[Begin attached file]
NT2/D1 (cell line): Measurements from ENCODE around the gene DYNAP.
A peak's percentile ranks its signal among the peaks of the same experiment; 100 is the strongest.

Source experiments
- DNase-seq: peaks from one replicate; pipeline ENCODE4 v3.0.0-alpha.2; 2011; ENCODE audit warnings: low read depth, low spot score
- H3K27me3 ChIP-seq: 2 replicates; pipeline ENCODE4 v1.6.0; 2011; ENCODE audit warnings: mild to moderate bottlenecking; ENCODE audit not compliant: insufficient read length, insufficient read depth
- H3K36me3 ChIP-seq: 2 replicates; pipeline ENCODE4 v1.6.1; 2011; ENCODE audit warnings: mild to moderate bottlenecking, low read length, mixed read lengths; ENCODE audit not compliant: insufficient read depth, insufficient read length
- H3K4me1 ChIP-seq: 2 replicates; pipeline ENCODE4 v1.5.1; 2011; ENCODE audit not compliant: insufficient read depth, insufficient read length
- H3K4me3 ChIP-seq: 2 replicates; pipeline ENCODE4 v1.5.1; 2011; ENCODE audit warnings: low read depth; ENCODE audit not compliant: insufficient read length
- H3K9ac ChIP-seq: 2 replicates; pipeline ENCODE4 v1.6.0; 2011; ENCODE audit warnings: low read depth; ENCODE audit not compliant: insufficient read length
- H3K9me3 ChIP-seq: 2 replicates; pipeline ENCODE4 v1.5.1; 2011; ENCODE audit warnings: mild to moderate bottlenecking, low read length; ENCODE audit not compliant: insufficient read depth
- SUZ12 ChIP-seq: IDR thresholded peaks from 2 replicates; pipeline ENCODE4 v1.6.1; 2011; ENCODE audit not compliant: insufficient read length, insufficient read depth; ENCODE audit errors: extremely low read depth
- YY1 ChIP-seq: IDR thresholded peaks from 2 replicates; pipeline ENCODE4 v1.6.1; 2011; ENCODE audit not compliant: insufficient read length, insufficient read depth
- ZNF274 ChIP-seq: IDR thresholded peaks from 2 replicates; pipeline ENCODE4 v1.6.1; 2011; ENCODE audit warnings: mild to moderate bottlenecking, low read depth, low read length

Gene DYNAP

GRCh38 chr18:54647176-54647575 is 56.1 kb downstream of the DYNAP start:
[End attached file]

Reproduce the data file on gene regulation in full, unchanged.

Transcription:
NT2/D1 (cell line): Measurements from ENCODE around the gene DYNAP.
A peak's percentile ranks its signal among the peaks of the same experiment; 100 is the strongest.

Source experiments
- DNase-seq: peaks from one replicate; pipeline ENCODE4 v3.0.0-alpha.2; 2011; ENCODE audit warnings: low read depth, low spot score
- H3K27me3 ChIP-seq: 2 replicates; pipeline ENCODE4 v1.6.0; 2011; ENCODE audit warnings: mild to moderate bottlenecking; ENCODE audit not compliant: insufficient read length, insufficient read depth
- H3K36me3 ChIP-seq: 2 replicates; pipeline ENCODE4 v1.6.1; 2011; ENCODE audit warnings: mild to moderate bottlenecking, low read length, mixed read lengths; ENCODE audit not compliant: insufficient read depth, insufficient read length
- H3K4me1 ChIP-seq: 2 replicates; pipeline ENCODE4 v1.5.1; 2011; ENCODE audit not compliant: insufficient read depth, insufficient read length
- H3K4me3 ChIP-seq: 2 replicates; pipeline ENCODE4 v1.5.1; 2011; ENCODE audit warnings: low read depth; ENCODE audit not compliant: insufficient read length
- H3K9ac ChIP-seq: 2 replicates; pipeline ENCODE4 v1.6.0; 2011; ENCODE audit warnings: low read depth; ENCODE audit not compliant: insufficient read length
- H3K9me3 ChIP-seq: 2 replicates; pipeline ENCODE4 v1.5.1; 2011; ENCODE audit warnings: mild to moderate bottlenecking, low read length; ENCODE audit not compliant: insufficient read depth
- SUZ12 ChIP-seq: IDR thresholded peaks from 2 replicates; pipeline ENCODE4 v1.6.1; 2011; ENCODE audit not compliant: insufficient read length, insufficient read depth; ENCODE audit errors: extremely low read depth
- YY1 ChIP-seq: IDR thresholded peaks from 2 replicates; pipeline ENCODE4 v1.6.1; 2011; ENCODE audit not compliant: insufficient read length, insufficient read depth
- ZNF274 ChIP-seq: IDR thresholded peaks from 2 replicates; pipeline ENCODE4 v1.6.1; 2011; ENCODE audit warnings: mild to moderate bottlenecking, low read depth, low read length

Gene DYNAP

GRCh38 chr18:54647176-54647575 is 56.1 kb downstream of the DYNAP start: